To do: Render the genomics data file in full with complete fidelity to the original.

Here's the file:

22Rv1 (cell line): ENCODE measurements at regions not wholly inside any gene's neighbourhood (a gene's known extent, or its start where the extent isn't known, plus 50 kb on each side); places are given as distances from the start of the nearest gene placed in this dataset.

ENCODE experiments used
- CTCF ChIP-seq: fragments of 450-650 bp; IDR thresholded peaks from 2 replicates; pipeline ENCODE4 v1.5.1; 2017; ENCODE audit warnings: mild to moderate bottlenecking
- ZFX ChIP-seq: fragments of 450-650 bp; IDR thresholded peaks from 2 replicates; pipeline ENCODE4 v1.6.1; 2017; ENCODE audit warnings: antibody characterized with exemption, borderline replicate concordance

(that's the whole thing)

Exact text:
22Rv1 (cell line): ENCODE measurements at regions not wholly inside any gene's neighbourhood (a gene's known extent, or its start where the extent isn't known, plus 50 kb on each side); places are given as distances from the start of the nearest gene placed in this dataset.

ENCODE experiments used
- CTCF ChIP-seq: fragments of 450-650 bp; IDR thresholded peaks from 2 replicates; pipeline ENCODE4 v1.5.1; 2017; ENCODE audit warnings: mild to moderate bottlenecking
- ZFX ChIP-seq: fragments of 450-650 bp; IDR thresholded peaks from 2 replicates; pipeline ENCODE4 v1.6.1; 2017; ENCODE audit warnings: antibody characterized with exemption, borderline replicate concordance